Illalong News

  • 13th March, 2020

Developing Critical Thinking & Engaging with your Children

Like adults, our students use news to learn about what’s happening in their world. However, with news comes bias, and misinformation and a tendency, if not understood, to blur their understanding of events and issues.

A 2017 survey by a Sydney university found that Australian children, aged eight to 16, consume news, however there were few news media designed specifically for them. There is a wealth of news headlines and stories available and now, more than ever before, parents play a crucial part in helping children ‘unpack’ news. Every time we passively accept information without double-checking, or share a post, image or video before we’ve verified it, we’re adding to noise and confusion surrounding issues. Our ecosystem is polluted, and we need to help our children to take steps to independently check what they see online.

The three national news programs specifically designed for children are News Corporation’s Kidsnews, an independent daily news podcast Squiz Kids and the ABC’s longstanding Behind the News (BtN) which has been around since I was in Primary school. Although children’s news programs are important, safe and appealing, our children are still exposed to other types of news. This same survey found 73% of children regularly consume the same news as their parents or guardians and 49% get news from social media sites, which increases with age.

Further to this, the survey found that only one third of children felt they could distinguish fake from real news, which is where parents can help and assist in developing those skills in critical evaluation of information.

To assist children to think critically about news, parents need to help identify reliable news sources. Children are exposed to a range of items purveying to be news, from breakfast morning television segments to YouTube celebrity videos. In order to help decide if a source is reliable, our children should be able to answer the following about any news story: 

  • is it clear who created this news story? It’s not possible to trust a source you don’t know since you need to be able to be able to query why and how they created the story.
  • is this a presentation of the facts or does it include opinion? A fact is objective material, supported by evidence, and can be checked to ensure it is right. Opinions are subjective thoughts about an issue nobody can prove are right. If opinions are presented as facts this is misleading.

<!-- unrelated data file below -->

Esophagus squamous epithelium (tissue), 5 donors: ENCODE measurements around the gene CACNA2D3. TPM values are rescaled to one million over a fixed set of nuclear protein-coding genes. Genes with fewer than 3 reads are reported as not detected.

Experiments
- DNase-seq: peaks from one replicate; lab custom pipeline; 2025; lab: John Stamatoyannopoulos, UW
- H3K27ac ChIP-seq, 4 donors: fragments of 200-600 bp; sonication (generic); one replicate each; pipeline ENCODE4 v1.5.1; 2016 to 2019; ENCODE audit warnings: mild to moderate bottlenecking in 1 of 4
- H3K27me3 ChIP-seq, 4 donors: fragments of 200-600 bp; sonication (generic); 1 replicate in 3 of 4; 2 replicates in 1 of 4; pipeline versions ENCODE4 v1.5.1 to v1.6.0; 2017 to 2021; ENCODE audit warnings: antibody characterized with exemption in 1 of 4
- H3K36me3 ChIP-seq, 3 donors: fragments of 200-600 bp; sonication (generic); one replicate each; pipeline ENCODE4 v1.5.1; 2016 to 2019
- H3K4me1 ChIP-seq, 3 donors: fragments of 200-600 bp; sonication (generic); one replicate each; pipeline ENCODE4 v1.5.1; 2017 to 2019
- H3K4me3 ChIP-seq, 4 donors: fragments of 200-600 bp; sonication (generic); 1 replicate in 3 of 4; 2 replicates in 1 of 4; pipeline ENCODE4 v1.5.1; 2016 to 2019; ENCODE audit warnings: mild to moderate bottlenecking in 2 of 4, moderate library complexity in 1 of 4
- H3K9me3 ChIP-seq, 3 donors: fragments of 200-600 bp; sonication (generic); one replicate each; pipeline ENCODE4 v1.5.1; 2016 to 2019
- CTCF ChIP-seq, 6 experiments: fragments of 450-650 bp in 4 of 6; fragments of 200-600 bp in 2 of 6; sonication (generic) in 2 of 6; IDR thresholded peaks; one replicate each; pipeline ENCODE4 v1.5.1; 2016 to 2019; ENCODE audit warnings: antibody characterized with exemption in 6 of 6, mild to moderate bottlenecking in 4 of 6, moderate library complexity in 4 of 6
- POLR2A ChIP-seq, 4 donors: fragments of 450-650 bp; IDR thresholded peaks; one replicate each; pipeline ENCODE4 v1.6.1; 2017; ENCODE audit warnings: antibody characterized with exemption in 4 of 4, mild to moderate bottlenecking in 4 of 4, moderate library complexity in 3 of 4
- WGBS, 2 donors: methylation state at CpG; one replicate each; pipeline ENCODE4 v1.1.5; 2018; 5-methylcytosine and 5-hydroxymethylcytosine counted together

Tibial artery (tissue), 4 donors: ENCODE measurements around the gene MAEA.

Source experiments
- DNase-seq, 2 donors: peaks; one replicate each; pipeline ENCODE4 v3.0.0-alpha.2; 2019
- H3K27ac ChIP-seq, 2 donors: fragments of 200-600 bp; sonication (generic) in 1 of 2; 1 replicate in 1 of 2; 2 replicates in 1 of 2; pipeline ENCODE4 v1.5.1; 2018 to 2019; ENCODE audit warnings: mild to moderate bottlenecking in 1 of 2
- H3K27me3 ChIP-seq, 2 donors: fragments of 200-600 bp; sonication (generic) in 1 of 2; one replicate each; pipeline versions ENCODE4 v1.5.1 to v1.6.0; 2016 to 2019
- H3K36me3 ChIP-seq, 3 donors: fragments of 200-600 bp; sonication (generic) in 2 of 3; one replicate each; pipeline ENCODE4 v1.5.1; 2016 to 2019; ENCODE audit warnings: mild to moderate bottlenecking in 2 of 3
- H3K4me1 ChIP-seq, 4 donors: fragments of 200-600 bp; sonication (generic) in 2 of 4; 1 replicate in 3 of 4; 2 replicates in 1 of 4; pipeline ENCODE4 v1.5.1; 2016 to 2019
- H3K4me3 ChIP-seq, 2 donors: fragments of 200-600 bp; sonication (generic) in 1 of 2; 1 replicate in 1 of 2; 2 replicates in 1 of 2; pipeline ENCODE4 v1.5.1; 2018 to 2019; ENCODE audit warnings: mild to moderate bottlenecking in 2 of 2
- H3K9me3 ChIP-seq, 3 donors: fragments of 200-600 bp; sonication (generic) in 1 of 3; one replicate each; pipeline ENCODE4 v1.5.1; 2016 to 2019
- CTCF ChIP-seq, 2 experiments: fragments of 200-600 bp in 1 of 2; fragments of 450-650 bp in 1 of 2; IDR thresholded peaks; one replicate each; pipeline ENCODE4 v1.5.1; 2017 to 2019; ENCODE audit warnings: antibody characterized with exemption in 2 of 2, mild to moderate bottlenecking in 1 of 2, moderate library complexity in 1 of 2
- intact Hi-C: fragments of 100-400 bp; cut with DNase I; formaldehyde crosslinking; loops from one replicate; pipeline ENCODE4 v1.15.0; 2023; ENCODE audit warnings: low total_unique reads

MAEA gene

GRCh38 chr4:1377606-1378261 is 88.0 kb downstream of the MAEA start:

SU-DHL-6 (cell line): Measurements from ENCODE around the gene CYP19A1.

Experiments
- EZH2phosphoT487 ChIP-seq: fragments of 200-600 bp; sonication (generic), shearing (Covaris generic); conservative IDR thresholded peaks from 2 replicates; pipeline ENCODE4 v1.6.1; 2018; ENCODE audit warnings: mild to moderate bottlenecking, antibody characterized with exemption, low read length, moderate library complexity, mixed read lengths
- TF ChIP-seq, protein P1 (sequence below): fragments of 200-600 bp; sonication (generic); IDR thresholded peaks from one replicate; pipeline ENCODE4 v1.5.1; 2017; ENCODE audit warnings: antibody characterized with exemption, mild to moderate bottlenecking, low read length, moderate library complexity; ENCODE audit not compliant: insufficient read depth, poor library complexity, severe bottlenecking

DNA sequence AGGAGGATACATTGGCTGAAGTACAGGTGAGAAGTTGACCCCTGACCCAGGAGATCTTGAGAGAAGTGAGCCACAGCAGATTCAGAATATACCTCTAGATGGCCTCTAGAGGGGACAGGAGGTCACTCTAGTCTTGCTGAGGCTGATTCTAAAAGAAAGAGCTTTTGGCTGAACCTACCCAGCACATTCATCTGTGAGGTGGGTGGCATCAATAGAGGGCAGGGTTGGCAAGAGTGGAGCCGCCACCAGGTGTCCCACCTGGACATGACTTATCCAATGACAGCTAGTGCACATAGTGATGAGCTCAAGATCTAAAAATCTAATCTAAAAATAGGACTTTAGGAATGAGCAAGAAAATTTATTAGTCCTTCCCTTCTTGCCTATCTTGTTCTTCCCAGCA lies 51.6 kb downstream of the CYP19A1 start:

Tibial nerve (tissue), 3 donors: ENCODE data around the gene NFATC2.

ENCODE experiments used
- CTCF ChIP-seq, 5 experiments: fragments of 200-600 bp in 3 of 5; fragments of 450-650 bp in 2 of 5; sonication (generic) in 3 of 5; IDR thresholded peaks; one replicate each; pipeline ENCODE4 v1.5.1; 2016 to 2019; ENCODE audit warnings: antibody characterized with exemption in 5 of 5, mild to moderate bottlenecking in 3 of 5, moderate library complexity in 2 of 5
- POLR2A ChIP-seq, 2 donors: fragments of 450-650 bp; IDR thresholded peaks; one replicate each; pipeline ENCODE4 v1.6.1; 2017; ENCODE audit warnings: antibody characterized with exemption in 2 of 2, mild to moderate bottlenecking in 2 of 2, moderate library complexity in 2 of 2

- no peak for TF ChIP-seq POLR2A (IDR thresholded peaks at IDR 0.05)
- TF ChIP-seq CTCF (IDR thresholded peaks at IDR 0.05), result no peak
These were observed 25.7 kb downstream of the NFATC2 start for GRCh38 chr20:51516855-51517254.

While it’s natural for news about major events and issues to evoke emotions, often media agencies seek to exploit emotional responses for their benefit. Discussing with your children media headlines accompanied by the questions about what seems logical, correct or emotive again starts students along the path to being critical consumers of media stories. Having conversations and discussions about why some news stories spread disinformation is equally important; case in point is all the reporting around the coronavirus, as is the mechanism media use to speak about people from different races and backgrounds. 

Taking the time to discuss what children see in the news helps them build critical thinking skills, as well as helping them to prepare to defend their position, to learn, to interrogate, and develop their general knowledge for a better society, a better future, a better political discourse. 

Trustworthy news is important as we rely on it to help make decisions about who to vote for, how we feel about events or people, and how to manage aspects of our lives like our finances and health. Identifying misinformation in the digital age is a challenge for everyone, particularly for younger children. 

I have long been a strong advocate of the teacher and home partnership in helping to raise the confident and capable young men and women who leave our campus at the end of their schooling journey. Over the past term, I have written about many of the College’s key Strategic Pillars, and again in this issue I am focussing on facilitating a community of learners – our parents, our teaching staff, and also our children. Through this, I hope I have highlighted some practical ideas where parents can connect with their children to engage them in debate, but also help to build those critical life skills.

Fortunately for students at A.B. Paterson College, our Teaching for Understanding pedagogical approach embeds critical thinking in all aspects of our teaching.  So much so that I have heard it repeated by senior students that they ‘trust, but verify’ when it comes to the multitude of sources of information they use for research, for assessment, for interest and for knowledge. Our students learn to read and understand critically, but to always verify their understandings using secondary sources of information.

While I would never downplay the severity of any news story and its effect on different people, talking with our children and using current events and news stories to facilitate these discussions are an important aspect of connecting with them. The secondary gain, that we are modelling the skills needed to be successful beyond the College.

Joanne Sheehy – Principal/ Head of College

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